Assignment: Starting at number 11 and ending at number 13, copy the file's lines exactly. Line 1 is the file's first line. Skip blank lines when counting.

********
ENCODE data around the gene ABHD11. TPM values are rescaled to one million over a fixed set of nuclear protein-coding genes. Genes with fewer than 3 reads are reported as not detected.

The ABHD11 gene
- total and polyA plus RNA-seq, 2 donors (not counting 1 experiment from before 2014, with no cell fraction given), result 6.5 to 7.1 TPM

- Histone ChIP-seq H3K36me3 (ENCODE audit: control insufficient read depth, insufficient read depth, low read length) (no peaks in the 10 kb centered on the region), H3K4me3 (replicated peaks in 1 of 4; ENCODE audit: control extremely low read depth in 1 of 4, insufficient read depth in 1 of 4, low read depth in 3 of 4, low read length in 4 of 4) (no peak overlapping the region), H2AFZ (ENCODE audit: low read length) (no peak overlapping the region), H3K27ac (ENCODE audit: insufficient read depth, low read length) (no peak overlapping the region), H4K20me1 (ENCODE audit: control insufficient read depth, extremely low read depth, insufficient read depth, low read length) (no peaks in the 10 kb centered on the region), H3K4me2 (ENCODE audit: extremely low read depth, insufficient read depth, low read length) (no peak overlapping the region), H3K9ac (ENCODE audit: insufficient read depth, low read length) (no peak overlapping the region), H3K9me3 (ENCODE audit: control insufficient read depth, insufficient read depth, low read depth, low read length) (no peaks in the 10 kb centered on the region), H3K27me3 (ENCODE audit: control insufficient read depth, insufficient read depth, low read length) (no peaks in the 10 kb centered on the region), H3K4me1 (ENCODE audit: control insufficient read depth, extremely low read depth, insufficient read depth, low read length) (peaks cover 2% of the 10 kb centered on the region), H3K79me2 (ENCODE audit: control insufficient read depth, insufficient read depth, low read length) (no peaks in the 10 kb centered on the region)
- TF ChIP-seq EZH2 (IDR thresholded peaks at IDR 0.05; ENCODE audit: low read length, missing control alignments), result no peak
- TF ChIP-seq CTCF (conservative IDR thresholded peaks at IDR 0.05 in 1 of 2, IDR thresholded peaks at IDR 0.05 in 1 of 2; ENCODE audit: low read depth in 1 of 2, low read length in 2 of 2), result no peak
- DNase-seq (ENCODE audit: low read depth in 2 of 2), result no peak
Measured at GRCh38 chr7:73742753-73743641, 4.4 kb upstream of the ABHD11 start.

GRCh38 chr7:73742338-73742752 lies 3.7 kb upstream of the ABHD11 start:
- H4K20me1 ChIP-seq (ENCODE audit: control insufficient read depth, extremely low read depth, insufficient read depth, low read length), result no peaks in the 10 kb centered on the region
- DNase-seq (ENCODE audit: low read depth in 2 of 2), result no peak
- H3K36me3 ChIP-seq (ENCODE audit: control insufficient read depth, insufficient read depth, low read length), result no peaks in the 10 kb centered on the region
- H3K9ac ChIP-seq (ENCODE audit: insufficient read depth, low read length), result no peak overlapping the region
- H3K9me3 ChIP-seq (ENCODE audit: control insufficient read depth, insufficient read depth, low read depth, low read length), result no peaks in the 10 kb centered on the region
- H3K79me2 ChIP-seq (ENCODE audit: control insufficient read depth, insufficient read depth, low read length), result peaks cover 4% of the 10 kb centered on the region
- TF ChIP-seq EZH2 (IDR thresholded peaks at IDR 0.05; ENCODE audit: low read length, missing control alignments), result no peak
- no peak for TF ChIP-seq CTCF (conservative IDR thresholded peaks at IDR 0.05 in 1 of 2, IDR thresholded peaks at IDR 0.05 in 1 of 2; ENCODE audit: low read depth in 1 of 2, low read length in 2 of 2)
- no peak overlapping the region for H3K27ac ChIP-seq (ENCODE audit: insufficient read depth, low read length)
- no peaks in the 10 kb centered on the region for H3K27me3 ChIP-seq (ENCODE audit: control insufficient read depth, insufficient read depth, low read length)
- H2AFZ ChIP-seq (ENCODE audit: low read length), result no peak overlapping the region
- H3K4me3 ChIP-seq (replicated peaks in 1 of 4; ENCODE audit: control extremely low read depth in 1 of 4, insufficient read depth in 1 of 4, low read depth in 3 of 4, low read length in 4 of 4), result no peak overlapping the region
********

- DNase-seq (ENCODE audit: low read depth in 2 of 2), result no peak
- H3K36me3 ChIP-seq (ENCODE audit: control insufficient read depth, insufficient read depth, low read length), result no peaks in the 10 kb centered on the region
- H3K9ac ChIP-seq (ENCODE audit: insufficient read depth, low read length), result no peak overlapping the region